Third Rate Romance

Now begins the “gotcha” phase of Vermont’s relationship with Entergy.

Once upon a time, the energy giant was making nice with our green mountain state in order to win the fair hand of Vermont Yankee (LLC), which Entergy still expected to be a cash cow for years to come.

Entergy lawyers pinky-swore and spit on their hands, promising that we could trust them.

So it came to pass that Vermont went to bed with Prince Charming, but awoke with Frankenstein.

The honeymoon was already over when we learned about the tritium leaks and the pipes that “were not there.”

In light of mounting new evidence that neither Entergy nor the aging facility were reliable, the state asked them nicely to cease operations.  

They responded by dragging Vermont through costly litigation. This was apparently only in order to prove that they could , because shortly thereafter, the company chose to abandon VY due to their own economic considerations.

Meanwhile the vagaries of Wall Street and uncertain times for energy pricing had conspired to severely limit growth of the decommissioning “dowry,” for which both parties once held such high hopes.

And that is when things began to take a turn into “War of the Roses” territory.

Again, just because they could do so, rather than rehabilitating the property for other use in a timely manner, Entergy opted to push decommissioning up to sixty-years down the road, under a program known as SAFSTOR, which Vermonters might sardonically refer to as ‘SAPSTOR,’ as in “what saps we were for believing these guys.”  

At the same time, in order to reduce the cost of maintaining their beggar’s bargain of an investment,  Entergy also petitioned the always accommodating Nuclear Regulatory Commission to let them raid the dwindling decommissioning fund to cover the expense of maintaining spent fuel on the premises.  

This was never part of the original decommissioning fund vision. Together with the added cost due to inflation and unforeseen complications attendant on delaying decommissioning for decades, this effectively makes it less and less likely that there will be sufficient funds available to complete decommissioning even within the sixty year time frame.

“By the way,”  Entergy essentially said to the NRC, ” If you don’t free us of the obligation to maintain a system for emergency notification to surrounding communities, we’ll just pay for that out of the decommissioning fund, too.”

The gloves are off and its bare-knuckle blackmail time.

On February 11, just days after a strontium-90 leak had been discovered on the grounds of the idle reactor, portending even greater cost to clean-up the site, Entergy VP Mike Twomey was asked by the legislature what would happen if the decommissioning investment fund couldn’t finally cover the cost of decommissioning within the prescribed sixty years.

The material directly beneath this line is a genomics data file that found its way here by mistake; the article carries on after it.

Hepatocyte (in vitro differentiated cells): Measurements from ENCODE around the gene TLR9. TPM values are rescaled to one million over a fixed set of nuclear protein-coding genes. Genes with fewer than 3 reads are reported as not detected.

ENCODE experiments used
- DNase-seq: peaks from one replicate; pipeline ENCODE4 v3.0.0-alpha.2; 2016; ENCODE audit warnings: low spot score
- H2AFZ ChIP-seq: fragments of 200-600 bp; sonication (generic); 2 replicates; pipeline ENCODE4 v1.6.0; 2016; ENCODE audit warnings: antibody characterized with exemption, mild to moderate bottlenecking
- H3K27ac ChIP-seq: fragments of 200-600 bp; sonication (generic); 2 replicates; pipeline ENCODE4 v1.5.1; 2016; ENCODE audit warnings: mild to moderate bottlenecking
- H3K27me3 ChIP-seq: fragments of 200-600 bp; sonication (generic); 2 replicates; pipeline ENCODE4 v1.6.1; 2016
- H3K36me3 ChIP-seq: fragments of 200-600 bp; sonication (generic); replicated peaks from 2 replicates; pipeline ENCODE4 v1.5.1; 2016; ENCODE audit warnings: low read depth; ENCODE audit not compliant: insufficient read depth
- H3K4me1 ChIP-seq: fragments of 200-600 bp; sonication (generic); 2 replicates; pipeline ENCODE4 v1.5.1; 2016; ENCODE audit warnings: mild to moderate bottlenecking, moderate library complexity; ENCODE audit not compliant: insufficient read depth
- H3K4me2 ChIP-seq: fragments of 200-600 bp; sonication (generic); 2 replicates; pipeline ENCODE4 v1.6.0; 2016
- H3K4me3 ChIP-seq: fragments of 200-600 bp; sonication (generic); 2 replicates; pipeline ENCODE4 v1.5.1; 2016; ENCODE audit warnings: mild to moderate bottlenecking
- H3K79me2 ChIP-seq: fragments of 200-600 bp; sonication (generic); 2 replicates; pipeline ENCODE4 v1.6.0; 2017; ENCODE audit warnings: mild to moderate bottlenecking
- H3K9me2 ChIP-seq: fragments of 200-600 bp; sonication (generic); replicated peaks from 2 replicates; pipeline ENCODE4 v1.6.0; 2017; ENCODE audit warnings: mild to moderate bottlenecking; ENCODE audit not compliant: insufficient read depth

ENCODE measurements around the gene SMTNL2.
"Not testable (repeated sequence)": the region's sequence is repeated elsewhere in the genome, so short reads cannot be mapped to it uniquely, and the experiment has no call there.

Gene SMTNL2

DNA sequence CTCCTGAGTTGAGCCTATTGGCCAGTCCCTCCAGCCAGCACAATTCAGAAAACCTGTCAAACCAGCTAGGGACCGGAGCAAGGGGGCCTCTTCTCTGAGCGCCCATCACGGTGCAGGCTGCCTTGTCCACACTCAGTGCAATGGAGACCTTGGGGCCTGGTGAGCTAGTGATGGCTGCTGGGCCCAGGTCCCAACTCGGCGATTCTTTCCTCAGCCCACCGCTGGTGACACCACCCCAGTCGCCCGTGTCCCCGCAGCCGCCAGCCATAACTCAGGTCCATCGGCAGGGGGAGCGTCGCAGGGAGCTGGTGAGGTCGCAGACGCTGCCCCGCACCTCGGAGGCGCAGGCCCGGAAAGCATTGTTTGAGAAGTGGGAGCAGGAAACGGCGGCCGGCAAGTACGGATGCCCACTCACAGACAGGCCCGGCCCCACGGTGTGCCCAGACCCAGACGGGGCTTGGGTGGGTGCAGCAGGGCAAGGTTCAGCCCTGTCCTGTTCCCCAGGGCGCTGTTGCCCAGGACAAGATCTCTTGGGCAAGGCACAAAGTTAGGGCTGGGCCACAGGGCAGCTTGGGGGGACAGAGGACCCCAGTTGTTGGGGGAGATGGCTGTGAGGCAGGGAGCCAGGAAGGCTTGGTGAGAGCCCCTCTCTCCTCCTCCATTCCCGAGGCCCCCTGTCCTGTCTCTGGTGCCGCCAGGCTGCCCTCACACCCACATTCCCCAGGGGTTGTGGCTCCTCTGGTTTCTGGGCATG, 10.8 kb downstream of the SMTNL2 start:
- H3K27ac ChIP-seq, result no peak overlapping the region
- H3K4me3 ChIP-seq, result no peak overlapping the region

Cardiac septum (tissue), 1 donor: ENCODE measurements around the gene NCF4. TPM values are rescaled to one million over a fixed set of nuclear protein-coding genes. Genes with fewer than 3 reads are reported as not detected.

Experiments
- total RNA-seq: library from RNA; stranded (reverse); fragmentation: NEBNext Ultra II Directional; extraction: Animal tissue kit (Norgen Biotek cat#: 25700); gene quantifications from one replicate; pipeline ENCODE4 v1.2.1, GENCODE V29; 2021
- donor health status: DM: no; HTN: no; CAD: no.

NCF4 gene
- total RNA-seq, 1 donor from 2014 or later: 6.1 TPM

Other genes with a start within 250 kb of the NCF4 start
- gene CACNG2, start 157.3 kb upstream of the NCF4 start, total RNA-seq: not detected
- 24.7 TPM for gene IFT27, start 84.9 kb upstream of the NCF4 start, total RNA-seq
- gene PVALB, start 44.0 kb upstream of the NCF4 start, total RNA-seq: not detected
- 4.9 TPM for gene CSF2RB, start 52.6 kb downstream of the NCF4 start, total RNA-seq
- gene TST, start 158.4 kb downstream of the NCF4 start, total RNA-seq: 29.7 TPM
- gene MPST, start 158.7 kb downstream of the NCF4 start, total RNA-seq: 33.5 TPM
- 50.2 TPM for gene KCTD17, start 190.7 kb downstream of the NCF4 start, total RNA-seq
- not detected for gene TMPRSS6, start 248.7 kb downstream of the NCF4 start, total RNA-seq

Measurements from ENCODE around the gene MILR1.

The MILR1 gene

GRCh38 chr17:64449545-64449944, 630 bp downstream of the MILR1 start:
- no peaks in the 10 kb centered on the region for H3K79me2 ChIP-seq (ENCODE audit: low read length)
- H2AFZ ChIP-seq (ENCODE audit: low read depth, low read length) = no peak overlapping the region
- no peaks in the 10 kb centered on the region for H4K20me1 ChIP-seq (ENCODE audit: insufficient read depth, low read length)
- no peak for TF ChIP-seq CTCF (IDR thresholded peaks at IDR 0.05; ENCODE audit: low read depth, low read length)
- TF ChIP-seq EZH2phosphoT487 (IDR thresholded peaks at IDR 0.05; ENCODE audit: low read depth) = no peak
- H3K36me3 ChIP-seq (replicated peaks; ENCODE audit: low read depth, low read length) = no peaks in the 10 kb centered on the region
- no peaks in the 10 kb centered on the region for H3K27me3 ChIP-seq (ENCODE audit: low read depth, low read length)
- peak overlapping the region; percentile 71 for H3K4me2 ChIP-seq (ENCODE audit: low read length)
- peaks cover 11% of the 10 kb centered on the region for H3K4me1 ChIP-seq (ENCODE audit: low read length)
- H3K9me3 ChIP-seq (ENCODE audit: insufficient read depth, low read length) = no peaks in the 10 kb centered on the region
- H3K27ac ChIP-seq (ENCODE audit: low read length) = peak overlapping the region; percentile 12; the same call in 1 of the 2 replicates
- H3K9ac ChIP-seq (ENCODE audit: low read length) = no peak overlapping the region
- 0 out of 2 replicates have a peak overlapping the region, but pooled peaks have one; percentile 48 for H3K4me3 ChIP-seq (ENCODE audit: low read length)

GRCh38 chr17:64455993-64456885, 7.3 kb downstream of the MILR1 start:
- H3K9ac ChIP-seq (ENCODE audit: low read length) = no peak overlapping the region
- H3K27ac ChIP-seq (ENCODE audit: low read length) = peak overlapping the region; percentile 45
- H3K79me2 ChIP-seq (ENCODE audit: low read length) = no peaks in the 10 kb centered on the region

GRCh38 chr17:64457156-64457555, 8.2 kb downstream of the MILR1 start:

His reply had a decidely pugnacious ring to it:

Twomey first said he doubted such an outcome, but added, “There would probably be quite a bit of litigation about that…”

Digging the hole even deeper, he added:

“We are not going to pin down today the answer to a hypothetical question when we don’t even know what the facts are on something that might happen 60 years from now”

and suggested that the company might even seek to recover some of the decommissioning cost from VY’s previous owners, Vermont Yankee Nuclear Power Corporation, aka: the ratepayers of Vermont.

Though Twomey later repeated that he thought it would never come to that, his remark had already earned him the sobriquet, “So Sue Me Twomey” from industry safety advocate, Arnie Gundersen.  

Breaking up really is hard to do.

Entergy is not contesting custody of its runaway “daughters,” Tritium and Stronium-90.  If we find them later, they’ll be all ours.

As always, I must disclose that I work in a non-technical capacity for the good folks at Fairewinds Energy Education, but the opinions I express on GMD are my own alone and do not necessarily reflect the views of Fairewinds.

About Sue Prent

Artist/Writer/Activist living in St. Albans, Vermont with my husband since 1983. I was born in Chicago; moved to Montreal in 1969; lived there and in Berlin, W. Germany until we finally settled in St. Albans.

3 thoughts on “Third Rate Romance

  1. The bride was hardly virginal at the time of the marriage.  A bit of the back story …

    VY did have old owners and it looked quite possible back then (late 1990s) that the plant would have driven some of them (at least some of the VT owners) into bankruptcy. Remember: that’s how the now infamous $21 million that CVPS “owed” to ratepayers during the merger originated: the PSB didn’t want to charge their shareholders back then (for the HQ contract??) because doing so risked putting the company into a death spiral, so the Board deferred the payment until a sale or merger.  It’s also part of why GMP sold itself to Gaz Metro when it did.

    Suffice it to say that things were sufficiently desperate that, before they sold VY to Entergy, the old owners tried to give it to Amergen.  The PSB nixed that outrageous deal.